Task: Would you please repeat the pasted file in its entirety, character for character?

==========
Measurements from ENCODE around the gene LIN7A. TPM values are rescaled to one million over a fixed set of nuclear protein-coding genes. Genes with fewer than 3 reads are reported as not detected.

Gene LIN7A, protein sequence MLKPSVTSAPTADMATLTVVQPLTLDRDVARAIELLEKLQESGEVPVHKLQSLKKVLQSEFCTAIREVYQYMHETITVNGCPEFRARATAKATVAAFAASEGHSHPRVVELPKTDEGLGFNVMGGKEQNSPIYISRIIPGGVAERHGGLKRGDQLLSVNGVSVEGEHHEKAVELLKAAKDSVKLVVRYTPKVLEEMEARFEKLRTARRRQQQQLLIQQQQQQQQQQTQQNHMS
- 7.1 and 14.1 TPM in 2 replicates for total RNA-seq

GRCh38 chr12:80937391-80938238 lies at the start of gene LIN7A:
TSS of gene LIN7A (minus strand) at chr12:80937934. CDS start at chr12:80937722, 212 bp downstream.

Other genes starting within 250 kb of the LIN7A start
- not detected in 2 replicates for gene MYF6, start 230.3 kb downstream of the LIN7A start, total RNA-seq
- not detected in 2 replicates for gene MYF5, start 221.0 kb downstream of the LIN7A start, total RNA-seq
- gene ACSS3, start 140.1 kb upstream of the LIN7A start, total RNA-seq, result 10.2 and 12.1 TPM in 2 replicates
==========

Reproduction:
Measurements from ENCODE around the gene LIN7A. TPM values are rescaled to one million over a fixed set of nuclear protein-coding genes. Genes with fewer than 3 reads are reported as not detected.

Gene LIN7A, protein sequence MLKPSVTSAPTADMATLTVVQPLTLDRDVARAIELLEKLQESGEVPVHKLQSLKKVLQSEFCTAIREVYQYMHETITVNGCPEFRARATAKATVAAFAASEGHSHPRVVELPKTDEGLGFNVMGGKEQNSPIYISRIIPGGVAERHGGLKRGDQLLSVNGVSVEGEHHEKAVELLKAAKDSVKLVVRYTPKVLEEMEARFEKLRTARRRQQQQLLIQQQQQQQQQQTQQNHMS
- 7.1 and 14.1 TPM in 2 replicates for total RNA-seq

GRCh38 chr12:80937391-80938238 lies at the start of gene LIN7A:
TSS of gene LIN7A (minus strand) at chr12:80937934. CDS start at chr12:80937722, 212 bp downstream.

Other genes starting within 250 kb of the LIN7A start
- not detected in 2 replicates for gene MYF6, start 230.3 kb downstream of the LIN7A start, total RNA-seq
- not detected in 2 replicates for gene MYF5, start 221.0 kb downstream of the LIN7A start, total RNA-seq
- gene ACSS3, start 140.1 kb upstream of the LIN7A start, total RNA-seq, result 10.2 and 12.1 TPM in 2 replicates